Our summer holiday period has come to a close here in Australia, as many homes and families begin to adjust (back) into the school year. My own six-year-old took his new toy plush this morning, looked him in the eye and counselled as only a sage of astute wisdom can do: Now, Robin, I’m going back to school today. I’m going back to my normal routine, which means I’ll be at school. It’s a bit different for you because you haven’t quite done this [experienced this] before, but it’s OK… Cow will be here, and Batman too. And my mum will be home to play with you.” I marvelled at his words and actions and the way in which he understood that a new pace of life will be put in motion. My son also accepts that it’s part of his role, his ‘job’ at this stage of his life, to go to school.
It’s important to remember that for many children in the world, education is a privilege. There are those who want it and are willing to risk their lives for it, and on the other end of the spectrum, there are those who begrudge it. But receiving an education, whether it’s appreciated or not, is inevitably a gift that engages and enables life.
Shabana Basij-Rasikh is a courageous young Afghan woman, whose story is one that values and embraces the importance of education. In the following TED talk, she speaks of the devotion and determination of her family who, contrary to custom and the law, made sure that she and her sister went to school. Of her father, she says, “There was no question that his children would receive an education, including his daughters, despite the Taliban, despite the risks. To him, there was greater risk in not educating his children.”
The task of educating people, especially girls, has been present since the beginning of the FCJ Society. Marie Madeleine saw to it that boarding houses, schools and centres for the support and betterment of women’s lives were established. To this very day, education remains a prolific part of Mme d’Houët’s legacy, and further more, is instrumental in the shaping and forming of young people in the ways of the gospel. Its importance, though we may take it for granted from time to time, must never be overlooked.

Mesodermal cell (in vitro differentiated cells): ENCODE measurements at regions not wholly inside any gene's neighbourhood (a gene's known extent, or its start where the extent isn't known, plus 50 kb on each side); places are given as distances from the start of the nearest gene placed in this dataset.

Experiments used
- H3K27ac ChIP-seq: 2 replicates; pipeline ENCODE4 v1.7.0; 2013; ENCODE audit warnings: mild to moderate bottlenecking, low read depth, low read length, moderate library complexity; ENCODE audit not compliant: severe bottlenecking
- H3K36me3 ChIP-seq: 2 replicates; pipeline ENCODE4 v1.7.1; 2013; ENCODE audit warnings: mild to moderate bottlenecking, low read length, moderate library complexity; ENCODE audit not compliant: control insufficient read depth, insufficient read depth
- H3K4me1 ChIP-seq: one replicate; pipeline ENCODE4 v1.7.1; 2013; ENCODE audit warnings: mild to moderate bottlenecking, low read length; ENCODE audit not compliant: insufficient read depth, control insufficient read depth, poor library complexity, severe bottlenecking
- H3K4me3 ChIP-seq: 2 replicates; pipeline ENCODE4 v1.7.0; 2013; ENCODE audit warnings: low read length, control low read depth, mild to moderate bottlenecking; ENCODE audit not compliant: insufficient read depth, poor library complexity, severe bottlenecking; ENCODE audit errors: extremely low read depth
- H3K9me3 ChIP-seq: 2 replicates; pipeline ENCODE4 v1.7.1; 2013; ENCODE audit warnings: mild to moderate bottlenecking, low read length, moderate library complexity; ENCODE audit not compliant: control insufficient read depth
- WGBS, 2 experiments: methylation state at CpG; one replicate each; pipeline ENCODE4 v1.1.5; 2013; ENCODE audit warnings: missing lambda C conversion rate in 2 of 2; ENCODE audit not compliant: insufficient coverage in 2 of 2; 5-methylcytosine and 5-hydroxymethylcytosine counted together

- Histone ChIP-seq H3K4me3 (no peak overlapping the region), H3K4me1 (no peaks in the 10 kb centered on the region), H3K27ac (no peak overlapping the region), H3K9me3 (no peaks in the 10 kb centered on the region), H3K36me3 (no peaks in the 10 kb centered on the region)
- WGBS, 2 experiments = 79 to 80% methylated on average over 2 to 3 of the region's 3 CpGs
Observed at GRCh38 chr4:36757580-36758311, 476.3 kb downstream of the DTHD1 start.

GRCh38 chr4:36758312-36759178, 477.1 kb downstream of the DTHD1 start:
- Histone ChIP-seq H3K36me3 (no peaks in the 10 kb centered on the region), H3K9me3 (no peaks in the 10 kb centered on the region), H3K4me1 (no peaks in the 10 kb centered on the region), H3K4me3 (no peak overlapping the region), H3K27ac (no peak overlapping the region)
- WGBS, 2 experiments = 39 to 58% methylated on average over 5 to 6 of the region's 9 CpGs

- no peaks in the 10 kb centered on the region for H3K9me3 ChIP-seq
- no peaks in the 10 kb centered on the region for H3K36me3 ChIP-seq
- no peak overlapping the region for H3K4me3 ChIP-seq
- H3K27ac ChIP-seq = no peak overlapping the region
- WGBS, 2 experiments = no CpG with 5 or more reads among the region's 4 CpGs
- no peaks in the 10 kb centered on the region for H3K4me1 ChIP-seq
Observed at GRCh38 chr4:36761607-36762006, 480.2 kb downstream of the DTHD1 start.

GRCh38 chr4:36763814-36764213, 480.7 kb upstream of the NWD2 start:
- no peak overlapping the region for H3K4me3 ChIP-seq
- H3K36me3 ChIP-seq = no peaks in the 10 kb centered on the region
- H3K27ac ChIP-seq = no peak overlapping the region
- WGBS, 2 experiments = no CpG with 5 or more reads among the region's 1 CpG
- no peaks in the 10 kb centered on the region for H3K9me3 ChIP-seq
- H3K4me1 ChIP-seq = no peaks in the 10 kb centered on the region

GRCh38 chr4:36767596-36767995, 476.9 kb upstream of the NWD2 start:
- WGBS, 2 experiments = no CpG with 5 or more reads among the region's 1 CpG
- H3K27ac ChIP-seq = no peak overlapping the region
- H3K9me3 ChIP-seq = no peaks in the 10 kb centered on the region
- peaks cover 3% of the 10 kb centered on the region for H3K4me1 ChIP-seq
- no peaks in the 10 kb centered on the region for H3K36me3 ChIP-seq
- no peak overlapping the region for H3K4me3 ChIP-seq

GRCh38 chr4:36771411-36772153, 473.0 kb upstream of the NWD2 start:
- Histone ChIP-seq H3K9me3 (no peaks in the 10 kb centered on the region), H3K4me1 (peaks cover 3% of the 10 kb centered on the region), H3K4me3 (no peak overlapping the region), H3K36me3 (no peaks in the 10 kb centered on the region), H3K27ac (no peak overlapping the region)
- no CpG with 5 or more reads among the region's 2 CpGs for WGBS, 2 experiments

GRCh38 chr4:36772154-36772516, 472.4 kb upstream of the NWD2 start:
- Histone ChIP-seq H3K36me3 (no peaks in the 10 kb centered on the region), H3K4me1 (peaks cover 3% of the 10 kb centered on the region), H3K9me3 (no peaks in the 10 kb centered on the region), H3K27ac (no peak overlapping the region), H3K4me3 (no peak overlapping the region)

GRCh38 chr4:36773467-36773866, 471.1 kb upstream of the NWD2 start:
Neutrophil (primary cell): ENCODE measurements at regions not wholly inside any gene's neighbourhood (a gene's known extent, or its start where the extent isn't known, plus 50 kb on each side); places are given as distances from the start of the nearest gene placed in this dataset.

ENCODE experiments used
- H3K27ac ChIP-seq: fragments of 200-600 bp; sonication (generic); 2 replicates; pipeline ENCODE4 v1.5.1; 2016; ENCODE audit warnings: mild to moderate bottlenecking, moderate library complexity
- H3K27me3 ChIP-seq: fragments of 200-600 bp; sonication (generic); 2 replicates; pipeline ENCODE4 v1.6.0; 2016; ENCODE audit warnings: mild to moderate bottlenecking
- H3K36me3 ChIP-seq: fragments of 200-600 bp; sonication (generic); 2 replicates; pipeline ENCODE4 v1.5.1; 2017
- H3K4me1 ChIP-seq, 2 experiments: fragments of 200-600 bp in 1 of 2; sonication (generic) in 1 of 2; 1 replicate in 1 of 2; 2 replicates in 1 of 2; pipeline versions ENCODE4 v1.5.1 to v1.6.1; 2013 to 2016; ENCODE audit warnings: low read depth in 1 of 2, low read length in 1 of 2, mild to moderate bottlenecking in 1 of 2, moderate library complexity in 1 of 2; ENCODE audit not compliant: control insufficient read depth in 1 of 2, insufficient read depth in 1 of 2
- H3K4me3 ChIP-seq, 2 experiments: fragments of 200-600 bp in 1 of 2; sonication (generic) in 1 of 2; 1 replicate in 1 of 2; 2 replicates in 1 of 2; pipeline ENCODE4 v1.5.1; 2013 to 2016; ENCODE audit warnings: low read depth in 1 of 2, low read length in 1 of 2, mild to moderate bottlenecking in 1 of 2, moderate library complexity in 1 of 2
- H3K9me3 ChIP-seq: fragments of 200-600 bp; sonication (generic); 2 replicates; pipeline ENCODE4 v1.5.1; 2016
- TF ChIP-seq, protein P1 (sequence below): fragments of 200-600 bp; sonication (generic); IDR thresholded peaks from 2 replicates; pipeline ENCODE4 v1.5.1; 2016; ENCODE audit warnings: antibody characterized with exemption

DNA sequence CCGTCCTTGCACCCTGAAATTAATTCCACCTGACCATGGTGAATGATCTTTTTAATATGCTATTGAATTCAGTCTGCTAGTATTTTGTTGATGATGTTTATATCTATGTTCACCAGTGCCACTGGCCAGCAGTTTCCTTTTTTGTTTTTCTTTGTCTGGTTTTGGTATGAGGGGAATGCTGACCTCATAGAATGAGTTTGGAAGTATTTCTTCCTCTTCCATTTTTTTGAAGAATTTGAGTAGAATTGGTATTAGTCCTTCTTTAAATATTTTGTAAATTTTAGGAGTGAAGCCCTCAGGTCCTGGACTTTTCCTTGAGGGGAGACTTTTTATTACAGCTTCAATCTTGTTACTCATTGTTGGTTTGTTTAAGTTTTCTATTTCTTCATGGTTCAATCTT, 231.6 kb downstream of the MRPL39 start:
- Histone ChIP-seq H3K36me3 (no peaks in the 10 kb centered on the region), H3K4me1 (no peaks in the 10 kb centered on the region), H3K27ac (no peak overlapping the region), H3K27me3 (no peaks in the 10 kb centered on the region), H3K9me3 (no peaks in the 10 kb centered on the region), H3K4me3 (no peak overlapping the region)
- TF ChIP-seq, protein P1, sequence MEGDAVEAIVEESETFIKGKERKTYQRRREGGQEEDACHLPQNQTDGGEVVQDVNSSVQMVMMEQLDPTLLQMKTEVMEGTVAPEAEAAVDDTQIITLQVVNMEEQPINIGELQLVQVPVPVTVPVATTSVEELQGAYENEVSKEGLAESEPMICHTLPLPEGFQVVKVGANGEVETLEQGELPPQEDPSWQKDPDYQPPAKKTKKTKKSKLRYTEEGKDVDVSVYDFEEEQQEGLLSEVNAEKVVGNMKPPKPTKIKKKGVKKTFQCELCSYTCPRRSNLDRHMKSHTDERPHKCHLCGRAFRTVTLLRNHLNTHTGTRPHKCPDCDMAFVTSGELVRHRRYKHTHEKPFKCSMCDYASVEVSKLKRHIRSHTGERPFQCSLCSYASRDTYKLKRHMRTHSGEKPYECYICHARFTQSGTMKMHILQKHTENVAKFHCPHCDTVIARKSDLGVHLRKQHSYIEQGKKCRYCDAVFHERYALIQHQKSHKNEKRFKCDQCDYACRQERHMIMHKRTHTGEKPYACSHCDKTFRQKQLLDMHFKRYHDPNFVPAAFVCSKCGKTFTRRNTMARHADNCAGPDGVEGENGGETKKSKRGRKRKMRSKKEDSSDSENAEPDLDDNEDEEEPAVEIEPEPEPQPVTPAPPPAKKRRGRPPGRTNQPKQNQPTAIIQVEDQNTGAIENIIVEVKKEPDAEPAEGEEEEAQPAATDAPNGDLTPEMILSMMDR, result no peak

We remember all those who are not fortunate to receive a safe and sound education. We remember all students, teachers and members of the community that work and devote their time and gifts, in this domain. We give thanks for our teachers, our guides and mentors, for our parents and families who’ve supported and continue to support our learning, regardless of our age. We ask for the graces of wisdom and discernment, that we may continually open and avail ourselves mentally and spiritually to the new and different ways in which God calls us to life.
In relaying the story of my son, I wish to highlight the grace of detachment, shown in his ease of transition. As much as he loved his school holidays, he accepts that he has to change his routine, and thankfully (or hopefully!) continues to welcome each change. Each day is a wonderful gift in his eyes, and I know in myself that I can learn a great deal from my children.
Often change can be unnerving. It has to do with uncertainty and letting go. Nervousness builds up on the first day, be it at school, university or in a job. We are always ‘new’ at some stage, new to a group, new to a family, new to a community. Being able to adapt is part of surviving, and without change, we cannot thrive. Even people who’ve been at the same place, in the same community or state of life for their entire existence also encounter opportunities for change. Where change is unsettling, subtlety and gentleness are key to a happy transition. What my son said to his toy is an example of quiet confidence and gentle affection that we can emulate, as adults. A kind word, a gesture of tenderness and the gift of presence to another can turn what seems unpleasant, into something more bearable.
Another remarkable example of education-for-life is the story of architect and community-builder, Diébédo Francis Kéré.
Click here for a list of FCJ current educational centres and institutions around the world.